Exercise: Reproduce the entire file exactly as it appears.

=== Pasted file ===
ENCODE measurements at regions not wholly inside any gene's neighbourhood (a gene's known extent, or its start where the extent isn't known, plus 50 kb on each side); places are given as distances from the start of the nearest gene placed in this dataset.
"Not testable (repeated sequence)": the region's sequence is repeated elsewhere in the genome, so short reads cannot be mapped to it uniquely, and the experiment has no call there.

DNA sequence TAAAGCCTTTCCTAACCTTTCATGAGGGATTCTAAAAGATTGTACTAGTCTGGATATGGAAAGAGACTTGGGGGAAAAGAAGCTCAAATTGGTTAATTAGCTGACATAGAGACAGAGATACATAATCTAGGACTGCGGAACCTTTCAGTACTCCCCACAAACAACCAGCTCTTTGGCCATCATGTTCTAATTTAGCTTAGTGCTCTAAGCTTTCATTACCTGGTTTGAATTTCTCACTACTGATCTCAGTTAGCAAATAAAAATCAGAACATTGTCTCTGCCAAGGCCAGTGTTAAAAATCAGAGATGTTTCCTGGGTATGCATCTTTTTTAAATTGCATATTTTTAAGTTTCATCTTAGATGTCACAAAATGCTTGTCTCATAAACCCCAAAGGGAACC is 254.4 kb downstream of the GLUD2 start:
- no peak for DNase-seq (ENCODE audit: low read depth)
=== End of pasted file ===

ENCODE measurements at regions not wholly inside any gene's neighbourhood (a gene's known extent, or its start where the extent isn't known, plus 50 kb on each side); places are given as distances from the start of the nearest gene placed in this dataset.
"Not testable (repeated sequence)": the region's sequence is repeated elsewhere in the genome, so short reads cannot be mapped to it uniquely, and the experiment has no call there.

DNA sequence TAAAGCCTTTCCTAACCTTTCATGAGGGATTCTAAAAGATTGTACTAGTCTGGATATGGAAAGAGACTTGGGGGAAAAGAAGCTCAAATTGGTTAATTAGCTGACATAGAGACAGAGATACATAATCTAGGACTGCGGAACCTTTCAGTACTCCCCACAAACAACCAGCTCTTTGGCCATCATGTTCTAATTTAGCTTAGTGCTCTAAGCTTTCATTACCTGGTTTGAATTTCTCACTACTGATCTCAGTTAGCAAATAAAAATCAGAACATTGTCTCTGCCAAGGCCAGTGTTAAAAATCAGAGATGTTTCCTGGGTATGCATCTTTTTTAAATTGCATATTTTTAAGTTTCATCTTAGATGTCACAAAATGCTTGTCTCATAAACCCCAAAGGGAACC is 254.4 kb downstream of the GLUD2 start:
- no peak for DNase-seq (ENCODE audit: low read depth)